Walmart announces infant car seat designed to prevent hot car deaths

— Walmart and Evenflo announced this week a new infant car seat with technology designed to remind drivers of their backseat passengers, and stop children from dying in hot cars.

In most new cars, an alert sounds if a driver or passenger is not wearing a seat belt or if headlights are left on. Using a similar idea, a sensor on the infant seat harness triggers a series of tones if a child is still buckled in when the ignition is switched off. The feature is meant to remind drivers who might forget that a child is in the vehicle.

On average, 38 children die every year as a result of being trapped in hot cars. In about half the cases, children are forgotten in the back seat, according to the nonprofit Often, a parent has forgotten to drop a child off at daycare.

The Evenflo Advanced Embrace with SensorSafe infant car seat retails for about $150, which is comparable to other popular infant car seats on the market. It has a wireless receiver that plugs into a car’s on-board diagnostic port and syncs with the chest clip that goes around the baby. It does not require the use of Bluetooth, cellular or other devices, the companies said.

Research and testing was done on the sound, to make sure it wasn’t too similar to existing car sounds, or popular smart phone ring tones, said Sarah McKinney, Walmart’s director of corporate communications.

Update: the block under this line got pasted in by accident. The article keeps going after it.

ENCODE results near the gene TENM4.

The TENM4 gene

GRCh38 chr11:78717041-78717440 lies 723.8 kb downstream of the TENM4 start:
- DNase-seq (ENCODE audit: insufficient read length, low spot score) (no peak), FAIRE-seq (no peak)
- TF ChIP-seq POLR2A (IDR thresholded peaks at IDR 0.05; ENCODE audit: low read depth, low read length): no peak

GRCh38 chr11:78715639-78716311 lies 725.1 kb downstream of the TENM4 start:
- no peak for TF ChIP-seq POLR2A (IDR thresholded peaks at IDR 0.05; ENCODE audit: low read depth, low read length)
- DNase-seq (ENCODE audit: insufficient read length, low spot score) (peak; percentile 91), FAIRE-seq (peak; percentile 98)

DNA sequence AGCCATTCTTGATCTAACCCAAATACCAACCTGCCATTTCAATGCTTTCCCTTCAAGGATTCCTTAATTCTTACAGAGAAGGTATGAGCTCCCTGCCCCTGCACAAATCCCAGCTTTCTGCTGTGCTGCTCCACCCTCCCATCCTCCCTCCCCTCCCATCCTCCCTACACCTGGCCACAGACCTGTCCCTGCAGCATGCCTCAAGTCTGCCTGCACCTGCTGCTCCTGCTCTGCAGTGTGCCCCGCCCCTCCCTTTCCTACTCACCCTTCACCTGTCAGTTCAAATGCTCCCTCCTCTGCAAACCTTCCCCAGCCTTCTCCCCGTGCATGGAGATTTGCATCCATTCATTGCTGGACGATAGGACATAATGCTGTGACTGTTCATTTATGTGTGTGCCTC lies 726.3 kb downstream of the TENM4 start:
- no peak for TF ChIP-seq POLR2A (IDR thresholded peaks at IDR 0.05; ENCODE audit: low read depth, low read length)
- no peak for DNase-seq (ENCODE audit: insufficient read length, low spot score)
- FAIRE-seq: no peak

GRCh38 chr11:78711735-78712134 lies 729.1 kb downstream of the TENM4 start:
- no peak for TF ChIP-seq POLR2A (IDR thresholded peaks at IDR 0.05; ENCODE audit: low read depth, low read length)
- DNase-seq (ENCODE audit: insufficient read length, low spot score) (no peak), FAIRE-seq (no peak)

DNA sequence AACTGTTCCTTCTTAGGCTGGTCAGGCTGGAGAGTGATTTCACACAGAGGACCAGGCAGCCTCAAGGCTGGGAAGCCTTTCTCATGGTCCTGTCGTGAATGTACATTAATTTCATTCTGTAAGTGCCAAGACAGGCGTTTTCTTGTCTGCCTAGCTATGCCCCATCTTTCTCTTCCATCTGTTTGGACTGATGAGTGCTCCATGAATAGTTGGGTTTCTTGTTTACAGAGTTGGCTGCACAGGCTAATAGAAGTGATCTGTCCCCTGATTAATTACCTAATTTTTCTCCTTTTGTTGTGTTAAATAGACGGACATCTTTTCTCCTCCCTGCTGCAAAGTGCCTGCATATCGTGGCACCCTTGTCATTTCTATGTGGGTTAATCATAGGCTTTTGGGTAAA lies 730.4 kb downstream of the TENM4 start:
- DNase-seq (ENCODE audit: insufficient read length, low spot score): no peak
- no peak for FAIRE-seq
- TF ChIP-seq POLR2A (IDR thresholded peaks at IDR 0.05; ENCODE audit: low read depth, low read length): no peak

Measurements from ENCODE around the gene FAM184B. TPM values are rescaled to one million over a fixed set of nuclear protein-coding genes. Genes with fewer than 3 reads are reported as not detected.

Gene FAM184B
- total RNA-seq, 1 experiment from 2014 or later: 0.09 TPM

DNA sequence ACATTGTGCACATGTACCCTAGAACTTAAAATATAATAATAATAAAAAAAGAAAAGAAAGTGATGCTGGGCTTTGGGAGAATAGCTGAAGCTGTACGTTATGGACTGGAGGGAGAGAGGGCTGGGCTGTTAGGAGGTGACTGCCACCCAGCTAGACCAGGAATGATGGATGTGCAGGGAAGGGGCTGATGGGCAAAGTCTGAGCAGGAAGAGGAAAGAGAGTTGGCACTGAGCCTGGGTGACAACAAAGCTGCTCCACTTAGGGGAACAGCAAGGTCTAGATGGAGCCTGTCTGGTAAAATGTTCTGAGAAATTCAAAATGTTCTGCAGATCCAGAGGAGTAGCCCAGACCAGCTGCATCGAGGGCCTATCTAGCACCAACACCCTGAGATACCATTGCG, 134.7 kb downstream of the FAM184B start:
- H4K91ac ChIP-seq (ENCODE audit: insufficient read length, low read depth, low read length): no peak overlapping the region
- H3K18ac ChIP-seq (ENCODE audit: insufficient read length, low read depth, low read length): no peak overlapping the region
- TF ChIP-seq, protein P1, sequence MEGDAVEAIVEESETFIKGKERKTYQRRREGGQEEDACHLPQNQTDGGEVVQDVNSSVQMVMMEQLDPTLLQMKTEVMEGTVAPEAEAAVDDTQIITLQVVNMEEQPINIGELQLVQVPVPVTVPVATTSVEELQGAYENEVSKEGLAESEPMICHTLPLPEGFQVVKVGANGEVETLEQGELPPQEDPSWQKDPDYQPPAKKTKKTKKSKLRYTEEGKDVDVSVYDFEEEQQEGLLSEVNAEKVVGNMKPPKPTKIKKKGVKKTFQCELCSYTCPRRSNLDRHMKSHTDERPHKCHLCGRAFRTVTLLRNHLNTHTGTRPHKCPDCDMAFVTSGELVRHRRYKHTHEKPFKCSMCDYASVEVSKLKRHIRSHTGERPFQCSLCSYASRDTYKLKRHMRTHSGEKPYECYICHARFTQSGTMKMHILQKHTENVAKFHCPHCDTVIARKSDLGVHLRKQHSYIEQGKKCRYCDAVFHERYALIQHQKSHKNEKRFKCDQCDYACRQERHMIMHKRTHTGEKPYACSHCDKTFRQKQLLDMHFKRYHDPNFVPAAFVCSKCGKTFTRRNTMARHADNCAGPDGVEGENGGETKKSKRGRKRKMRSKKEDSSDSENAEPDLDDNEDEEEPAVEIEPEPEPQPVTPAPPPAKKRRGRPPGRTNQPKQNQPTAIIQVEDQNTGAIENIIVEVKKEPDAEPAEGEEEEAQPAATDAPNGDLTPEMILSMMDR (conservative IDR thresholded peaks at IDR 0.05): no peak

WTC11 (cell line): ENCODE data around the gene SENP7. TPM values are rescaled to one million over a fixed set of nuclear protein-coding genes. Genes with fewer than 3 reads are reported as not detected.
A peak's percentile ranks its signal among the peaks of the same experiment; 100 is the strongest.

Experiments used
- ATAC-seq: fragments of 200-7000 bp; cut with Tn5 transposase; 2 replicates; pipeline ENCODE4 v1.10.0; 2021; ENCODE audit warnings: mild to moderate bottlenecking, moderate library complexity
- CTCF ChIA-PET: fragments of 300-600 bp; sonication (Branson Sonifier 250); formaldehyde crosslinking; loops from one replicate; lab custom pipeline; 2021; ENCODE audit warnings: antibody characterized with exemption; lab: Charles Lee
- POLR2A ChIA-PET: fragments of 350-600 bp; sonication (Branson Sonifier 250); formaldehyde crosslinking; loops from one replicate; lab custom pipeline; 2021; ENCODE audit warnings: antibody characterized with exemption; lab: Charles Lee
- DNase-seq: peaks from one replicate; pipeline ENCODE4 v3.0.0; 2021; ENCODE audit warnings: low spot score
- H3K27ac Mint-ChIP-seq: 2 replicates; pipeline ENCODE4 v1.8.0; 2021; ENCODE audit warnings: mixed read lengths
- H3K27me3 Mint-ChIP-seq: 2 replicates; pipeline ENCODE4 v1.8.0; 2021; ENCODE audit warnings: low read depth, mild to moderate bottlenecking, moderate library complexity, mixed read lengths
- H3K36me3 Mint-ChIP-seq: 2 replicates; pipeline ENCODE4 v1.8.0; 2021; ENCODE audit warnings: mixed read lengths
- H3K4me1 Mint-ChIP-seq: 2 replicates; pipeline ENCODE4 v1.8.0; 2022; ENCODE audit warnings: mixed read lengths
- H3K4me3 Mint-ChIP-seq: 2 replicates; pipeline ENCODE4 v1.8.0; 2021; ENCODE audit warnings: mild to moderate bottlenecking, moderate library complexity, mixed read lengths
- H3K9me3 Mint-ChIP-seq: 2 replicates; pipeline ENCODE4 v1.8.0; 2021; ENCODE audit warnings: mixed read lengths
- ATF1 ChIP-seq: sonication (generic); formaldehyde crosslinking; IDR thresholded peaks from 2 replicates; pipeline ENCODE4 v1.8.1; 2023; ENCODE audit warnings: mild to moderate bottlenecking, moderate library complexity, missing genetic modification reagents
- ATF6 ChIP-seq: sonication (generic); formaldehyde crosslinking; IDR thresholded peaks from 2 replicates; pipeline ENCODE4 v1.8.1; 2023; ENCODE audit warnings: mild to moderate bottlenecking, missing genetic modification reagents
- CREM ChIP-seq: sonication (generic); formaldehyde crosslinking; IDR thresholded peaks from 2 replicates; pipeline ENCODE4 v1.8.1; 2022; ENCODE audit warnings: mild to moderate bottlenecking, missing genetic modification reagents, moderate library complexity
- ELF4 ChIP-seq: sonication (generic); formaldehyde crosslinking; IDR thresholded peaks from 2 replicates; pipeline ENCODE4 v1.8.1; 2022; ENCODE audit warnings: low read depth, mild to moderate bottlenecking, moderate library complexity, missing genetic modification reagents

“It’s the first and only crash-tested car seat that has this type of technology embedded,” McKinney said. “Right now (on the market) it’s more attachments or accessories or mobile apps, but there’s not one that’s an actual car seat that has this technology.”

The car seat will be available exclusively at Walmart for one year. It’s available now on and will be in stores mid-August. The new car seat is part of an expansion in Walmart’s baby department, adding about 20 new brands in the past two years, McKinney said.

As recently as last year, David Friedman, the acting administrator of the National Transportation Highway Safety Administration, warned that the technology to protect children and adults from heatstroke “just doesn’t seem to be there yet.” Janette E. Fennell, founder and president of, said she has a list of hundreds of products invented by well-meaning people to prevent children from dying in a hot car, and the new Evenflo car seat is the most promising development so far. Her organization has been pushing for driver reminder systems to reduce deaths.

“This is the first time where I can say with a great deal of confidence that there is something that works, and you’ve got some big companies behind it, and it will save lives,” Fennell said. “Because it’s been crash tested, I have a high degree of faith that it will work, and you don’t have to do anything extra. … it’s literally getting it set up one time and then every time you put the baby in, of course you’re going to close the chest clip and then it’s activated.”

People with Down syndrome sit for stunning portraits